Each of the 6 points listed needs amplification. I hope to comment on each in later blogs all of which will be related to the subtitle, “Thoughts about Final Theory of the World.”
If no theory is ever final, then any theory about the impossibility of finality would prove its own premise.
The question then becomes, if your supposition about this particular supposition ever reaches #6, what’s the new number #1 that might replace it?
Or…do the limits of impossibility, with respect to finality, not extend to the conceptual frameworks but rather only to (deistic) empirical ones? What then sets the asymptote for an endless evolution of theory on one hand, and an unchanging static conceptual framework (in which these other theories play and change) on the other?
The question you have raised is whether the term “final theory” is contradictory so that my criticism of previous attempts to develop “final theories” is misplaced. A theory must always be about something, not about everything since “everything” is not a name of a domain or an event. Rather it is analogous to the idea of zero, a member of a class which has no members. Those who claim to have developed a final theory of anything are therefore obliged to tell us what such a theory is about. When this is done it appears that what a theory is about cannot be easily told without introducing terms and descriptions which are themselves “theory infested” descriptions.
Nevertheless our intellectual history – as told by many eminent thinkers – is replete with attempts by “great thinkers” to provide us with a theory of everything, of those things we already known and those many things we still have to discover ( so everyone concedes that we don’t in fact know everything. This makes it difficult to develop a theory of things unknown?) What I had aimed to do in my blog was to suggest that there is also a flaw in the logic of an argument based on the premise that there are special, reserved areas of knowledge which when elucidated will open the gates to an understanding of all phenomena. It would therefore be better, I thought, to present one’s theories more humbly but without thereby conceding that theories which are currently seriously flawed may yet live to see happier days should these be rehabilitated. The chances of that are zero. The Gods moved out of Valhalla long ago and won’t return. ( With that also died their theory that “eternal youth” was lost through our iniquity, our greed, as Wagner would have it).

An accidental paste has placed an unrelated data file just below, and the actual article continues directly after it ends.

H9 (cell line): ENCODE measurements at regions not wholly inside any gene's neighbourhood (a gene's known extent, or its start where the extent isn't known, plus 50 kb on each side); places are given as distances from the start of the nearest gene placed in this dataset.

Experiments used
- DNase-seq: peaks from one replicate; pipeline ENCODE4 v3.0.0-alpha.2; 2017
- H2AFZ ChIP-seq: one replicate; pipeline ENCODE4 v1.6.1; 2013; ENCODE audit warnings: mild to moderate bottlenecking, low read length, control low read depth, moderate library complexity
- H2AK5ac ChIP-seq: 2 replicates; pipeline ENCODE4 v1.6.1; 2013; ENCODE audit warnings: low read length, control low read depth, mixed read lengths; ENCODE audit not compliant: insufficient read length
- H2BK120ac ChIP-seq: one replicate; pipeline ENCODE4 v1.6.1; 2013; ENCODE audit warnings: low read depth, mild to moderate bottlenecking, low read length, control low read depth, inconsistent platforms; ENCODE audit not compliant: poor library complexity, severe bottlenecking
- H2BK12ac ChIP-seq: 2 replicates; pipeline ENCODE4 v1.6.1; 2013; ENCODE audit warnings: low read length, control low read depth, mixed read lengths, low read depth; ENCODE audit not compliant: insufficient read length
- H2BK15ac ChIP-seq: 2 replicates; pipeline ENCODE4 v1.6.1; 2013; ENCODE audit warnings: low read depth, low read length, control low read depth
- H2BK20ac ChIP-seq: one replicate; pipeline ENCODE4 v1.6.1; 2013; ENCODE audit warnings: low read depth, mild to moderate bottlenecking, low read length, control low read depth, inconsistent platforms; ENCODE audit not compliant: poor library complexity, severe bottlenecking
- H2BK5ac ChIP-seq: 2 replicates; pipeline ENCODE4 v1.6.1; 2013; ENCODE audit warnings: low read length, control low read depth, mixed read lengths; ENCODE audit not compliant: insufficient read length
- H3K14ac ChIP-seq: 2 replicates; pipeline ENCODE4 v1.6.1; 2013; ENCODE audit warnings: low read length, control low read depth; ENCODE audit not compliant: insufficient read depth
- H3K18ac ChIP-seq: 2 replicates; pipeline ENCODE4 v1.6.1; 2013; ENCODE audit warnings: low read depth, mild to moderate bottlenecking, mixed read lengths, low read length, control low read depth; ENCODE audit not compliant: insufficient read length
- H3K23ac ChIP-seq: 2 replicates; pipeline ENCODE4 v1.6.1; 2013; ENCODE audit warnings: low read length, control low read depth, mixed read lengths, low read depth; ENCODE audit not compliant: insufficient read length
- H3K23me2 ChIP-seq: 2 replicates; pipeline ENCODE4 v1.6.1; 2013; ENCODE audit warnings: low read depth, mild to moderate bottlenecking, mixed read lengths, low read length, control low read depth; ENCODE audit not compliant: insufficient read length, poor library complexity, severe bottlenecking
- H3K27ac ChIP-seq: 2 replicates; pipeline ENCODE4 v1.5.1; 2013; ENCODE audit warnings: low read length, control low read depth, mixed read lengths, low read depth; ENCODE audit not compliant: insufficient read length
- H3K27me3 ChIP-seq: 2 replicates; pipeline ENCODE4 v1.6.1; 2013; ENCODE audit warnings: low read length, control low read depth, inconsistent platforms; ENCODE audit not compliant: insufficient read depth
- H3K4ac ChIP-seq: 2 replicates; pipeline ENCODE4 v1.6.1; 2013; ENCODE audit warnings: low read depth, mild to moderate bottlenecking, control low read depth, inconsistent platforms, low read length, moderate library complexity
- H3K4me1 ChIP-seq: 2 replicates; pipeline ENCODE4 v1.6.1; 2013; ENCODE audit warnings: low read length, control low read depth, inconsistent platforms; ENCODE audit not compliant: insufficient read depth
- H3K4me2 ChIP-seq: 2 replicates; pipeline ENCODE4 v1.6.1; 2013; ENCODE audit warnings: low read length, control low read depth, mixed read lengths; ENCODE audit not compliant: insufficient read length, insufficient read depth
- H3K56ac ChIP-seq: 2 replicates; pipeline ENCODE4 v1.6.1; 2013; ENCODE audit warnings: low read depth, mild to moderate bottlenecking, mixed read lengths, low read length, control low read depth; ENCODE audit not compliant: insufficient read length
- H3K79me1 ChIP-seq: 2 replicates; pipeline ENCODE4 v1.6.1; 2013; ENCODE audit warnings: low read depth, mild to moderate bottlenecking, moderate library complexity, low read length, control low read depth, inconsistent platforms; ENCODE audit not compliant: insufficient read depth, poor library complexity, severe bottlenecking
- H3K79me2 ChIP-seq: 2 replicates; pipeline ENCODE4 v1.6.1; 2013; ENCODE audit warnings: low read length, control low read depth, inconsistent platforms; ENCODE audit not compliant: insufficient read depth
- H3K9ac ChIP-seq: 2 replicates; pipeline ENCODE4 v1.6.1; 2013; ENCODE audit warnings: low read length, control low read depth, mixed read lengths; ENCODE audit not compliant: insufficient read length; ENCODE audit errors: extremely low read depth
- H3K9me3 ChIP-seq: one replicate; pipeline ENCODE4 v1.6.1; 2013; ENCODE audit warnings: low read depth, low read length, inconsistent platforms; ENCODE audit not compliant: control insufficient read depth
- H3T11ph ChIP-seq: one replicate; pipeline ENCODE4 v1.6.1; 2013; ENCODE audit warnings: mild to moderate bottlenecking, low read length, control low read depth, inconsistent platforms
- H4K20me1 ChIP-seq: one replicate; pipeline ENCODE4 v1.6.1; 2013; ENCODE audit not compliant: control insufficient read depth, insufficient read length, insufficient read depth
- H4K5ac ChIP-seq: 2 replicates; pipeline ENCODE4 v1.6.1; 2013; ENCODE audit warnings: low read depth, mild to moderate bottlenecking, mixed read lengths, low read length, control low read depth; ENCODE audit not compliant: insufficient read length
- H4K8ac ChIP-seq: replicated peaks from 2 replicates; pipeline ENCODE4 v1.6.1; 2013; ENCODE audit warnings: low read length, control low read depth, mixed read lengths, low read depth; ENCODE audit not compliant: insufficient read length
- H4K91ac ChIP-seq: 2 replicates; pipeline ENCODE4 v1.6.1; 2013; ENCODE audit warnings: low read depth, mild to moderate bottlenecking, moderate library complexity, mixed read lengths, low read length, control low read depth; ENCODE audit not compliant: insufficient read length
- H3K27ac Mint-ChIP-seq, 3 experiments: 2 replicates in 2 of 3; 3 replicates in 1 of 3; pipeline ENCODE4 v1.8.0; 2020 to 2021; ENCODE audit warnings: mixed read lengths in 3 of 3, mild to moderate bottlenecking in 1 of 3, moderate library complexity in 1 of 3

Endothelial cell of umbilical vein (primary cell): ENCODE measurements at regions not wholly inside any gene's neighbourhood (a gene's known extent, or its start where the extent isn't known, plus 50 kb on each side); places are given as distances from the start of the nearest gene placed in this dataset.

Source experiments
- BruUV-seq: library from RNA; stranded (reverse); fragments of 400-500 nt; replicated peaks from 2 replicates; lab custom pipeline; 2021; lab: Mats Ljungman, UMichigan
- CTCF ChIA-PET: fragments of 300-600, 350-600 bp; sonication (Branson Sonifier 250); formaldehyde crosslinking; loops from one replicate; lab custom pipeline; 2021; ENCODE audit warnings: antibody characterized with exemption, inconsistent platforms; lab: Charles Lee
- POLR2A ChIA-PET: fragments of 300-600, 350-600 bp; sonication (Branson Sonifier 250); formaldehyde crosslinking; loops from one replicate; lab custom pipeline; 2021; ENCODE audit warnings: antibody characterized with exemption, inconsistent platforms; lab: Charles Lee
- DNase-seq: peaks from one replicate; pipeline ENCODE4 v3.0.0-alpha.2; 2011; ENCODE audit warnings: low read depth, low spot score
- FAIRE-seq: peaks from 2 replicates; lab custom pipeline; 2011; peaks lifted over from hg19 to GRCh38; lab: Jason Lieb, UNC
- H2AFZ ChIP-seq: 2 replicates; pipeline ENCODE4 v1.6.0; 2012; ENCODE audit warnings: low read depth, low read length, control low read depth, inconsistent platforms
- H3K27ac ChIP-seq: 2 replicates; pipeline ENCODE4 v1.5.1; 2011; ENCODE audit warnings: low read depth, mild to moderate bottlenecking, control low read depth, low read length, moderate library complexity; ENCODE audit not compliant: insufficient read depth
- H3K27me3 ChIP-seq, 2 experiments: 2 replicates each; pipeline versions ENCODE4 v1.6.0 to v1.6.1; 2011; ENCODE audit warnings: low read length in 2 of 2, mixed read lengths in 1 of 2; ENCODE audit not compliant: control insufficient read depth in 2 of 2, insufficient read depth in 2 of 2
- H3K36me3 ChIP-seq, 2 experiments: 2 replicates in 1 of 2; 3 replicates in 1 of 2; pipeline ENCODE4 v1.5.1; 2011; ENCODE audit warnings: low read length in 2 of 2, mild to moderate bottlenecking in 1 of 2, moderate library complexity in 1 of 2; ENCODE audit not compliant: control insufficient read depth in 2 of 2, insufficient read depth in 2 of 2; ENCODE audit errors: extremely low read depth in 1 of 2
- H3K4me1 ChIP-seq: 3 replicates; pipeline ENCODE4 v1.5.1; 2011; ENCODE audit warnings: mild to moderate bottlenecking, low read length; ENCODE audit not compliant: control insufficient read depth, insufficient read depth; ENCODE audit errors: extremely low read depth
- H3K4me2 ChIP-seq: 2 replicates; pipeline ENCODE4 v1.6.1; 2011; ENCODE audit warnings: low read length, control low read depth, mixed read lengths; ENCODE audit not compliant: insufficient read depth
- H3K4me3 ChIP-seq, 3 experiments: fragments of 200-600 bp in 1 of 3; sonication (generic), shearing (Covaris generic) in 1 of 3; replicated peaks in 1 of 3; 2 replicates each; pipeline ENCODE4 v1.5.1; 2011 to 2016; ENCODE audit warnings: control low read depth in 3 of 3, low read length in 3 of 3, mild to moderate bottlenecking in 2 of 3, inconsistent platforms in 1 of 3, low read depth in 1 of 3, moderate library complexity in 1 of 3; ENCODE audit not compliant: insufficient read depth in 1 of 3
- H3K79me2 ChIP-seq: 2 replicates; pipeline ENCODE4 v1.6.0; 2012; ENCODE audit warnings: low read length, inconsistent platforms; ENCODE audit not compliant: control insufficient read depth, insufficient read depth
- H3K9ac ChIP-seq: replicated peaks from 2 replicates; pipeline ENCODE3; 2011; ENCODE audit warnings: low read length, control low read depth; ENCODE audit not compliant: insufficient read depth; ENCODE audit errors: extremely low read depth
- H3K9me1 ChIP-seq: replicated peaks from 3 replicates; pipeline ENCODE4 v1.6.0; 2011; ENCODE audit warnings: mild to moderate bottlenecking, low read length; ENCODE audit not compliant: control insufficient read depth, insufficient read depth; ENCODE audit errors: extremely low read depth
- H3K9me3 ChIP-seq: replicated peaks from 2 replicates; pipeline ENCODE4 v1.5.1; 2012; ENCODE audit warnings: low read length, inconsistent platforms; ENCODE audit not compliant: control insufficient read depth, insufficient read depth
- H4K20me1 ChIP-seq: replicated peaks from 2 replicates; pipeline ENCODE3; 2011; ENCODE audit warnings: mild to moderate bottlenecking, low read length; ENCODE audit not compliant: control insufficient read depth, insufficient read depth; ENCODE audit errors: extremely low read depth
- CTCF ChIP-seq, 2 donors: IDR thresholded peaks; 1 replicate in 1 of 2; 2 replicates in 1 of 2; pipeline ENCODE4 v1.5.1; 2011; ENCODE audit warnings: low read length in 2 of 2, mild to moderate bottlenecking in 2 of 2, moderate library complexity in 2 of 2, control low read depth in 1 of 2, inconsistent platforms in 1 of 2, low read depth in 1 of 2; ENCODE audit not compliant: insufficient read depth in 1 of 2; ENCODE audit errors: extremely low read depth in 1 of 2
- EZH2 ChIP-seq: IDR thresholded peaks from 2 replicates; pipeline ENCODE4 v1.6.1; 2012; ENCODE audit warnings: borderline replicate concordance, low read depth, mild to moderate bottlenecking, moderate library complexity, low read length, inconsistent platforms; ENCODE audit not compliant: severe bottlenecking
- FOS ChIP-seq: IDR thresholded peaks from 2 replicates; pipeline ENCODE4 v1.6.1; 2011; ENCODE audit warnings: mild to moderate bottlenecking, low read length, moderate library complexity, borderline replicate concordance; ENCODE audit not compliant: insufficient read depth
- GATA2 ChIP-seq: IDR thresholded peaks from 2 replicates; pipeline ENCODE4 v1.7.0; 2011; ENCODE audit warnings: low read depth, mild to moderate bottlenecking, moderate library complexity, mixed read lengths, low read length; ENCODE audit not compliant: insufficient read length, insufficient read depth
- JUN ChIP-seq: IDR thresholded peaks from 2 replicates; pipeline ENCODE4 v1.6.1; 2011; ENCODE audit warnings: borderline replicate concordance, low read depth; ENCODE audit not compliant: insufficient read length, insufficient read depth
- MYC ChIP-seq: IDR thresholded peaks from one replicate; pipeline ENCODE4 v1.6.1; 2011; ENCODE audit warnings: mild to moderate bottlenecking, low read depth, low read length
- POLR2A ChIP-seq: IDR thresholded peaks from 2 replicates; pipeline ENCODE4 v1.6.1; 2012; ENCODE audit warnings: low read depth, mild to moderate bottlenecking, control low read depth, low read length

So what I struggled to make clear was that there are both logical and epistemological reasons for modifying our epistemic stance towards any future claims that someone has constructed a theory of theories which can claim to be final . This holds both for those theories which claim that they cover a limited domain – like theories about bird migration – and those which have more grandiose ambitions by claiming to cover all that is known and that will be known.
Note: a theory involves explanations offered for discovered events only. If one hypothesizes what the facts (data) are likely to be – because one does not have data yet – one constructs a fictive theory. Nothing wrong with that – provided one keep in mind that such theories must be judged by whether the predictions made by them are correct, or reasonably so.